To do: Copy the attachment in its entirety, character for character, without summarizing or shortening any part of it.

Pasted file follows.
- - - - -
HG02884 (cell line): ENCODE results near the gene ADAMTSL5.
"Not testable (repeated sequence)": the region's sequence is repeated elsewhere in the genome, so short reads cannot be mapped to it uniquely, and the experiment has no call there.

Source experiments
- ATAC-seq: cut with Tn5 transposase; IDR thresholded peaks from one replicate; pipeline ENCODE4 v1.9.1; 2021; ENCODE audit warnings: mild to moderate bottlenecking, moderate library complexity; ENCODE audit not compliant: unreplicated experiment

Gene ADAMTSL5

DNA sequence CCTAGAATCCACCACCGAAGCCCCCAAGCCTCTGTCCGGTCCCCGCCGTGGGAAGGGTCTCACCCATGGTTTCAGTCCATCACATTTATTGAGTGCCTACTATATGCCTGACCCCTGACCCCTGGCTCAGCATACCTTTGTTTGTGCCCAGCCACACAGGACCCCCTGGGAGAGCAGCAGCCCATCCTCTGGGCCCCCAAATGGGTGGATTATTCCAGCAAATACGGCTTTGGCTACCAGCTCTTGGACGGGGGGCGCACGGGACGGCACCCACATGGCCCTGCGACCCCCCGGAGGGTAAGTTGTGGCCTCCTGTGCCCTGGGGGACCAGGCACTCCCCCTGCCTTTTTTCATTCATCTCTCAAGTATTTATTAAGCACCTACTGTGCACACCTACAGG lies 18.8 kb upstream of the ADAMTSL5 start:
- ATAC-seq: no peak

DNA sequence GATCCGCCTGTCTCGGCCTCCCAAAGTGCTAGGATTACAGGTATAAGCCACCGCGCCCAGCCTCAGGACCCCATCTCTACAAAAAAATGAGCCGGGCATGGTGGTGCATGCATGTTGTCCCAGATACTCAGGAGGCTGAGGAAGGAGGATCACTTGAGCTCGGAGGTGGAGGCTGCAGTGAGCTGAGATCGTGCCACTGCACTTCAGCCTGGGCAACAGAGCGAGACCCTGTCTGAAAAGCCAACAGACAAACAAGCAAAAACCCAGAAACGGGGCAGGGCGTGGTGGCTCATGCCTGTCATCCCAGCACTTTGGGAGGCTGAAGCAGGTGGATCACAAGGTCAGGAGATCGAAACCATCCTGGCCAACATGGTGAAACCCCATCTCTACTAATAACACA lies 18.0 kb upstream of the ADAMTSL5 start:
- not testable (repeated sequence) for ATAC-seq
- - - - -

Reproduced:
HG02884 (cell line): ENCODE results near the gene ADAMTSL5.
"Not testable (repeated sequence)": the region's sequence is repeated elsewhere in the genome, so short reads cannot be mapped to it uniquely, and the experiment has no call there.

Source experiments
- ATAC-seq: cut with Tn5 transposase; IDR thresholded peaks from one replicate; pipeline ENCODE4 v1.9.1; 2021; ENCODE audit warnings: mild to moderate bottlenecking, moderate library complexity; ENCODE audit not compliant: unreplicated experiment

Gene ADAMTSL5

DNA sequence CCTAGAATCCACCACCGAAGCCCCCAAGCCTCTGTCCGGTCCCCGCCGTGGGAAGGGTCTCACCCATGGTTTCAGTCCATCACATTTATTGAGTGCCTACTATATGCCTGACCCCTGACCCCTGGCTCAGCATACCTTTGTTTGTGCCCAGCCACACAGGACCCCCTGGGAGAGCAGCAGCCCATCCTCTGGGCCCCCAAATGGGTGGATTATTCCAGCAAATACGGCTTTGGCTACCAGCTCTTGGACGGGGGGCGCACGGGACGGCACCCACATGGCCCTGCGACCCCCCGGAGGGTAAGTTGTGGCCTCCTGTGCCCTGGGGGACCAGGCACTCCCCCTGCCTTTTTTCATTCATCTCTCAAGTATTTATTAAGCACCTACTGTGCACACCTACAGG lies 18.8 kb upstream of the ADAMTSL5 start:
- ATAC-seq: no peak

DNA sequence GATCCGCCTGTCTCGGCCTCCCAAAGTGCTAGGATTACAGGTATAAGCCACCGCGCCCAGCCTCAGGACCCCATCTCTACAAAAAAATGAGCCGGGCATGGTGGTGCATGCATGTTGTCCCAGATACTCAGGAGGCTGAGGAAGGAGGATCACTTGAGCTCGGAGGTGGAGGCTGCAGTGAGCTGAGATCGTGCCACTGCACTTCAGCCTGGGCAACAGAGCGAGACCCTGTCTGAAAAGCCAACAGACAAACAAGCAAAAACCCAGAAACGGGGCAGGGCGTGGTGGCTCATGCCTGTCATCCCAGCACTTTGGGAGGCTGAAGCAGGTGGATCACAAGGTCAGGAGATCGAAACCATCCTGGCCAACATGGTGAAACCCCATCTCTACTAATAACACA lies 18.0 kb upstream of the ADAMTSL5 start:
- not testable (repeated sequence) for ATAC-seq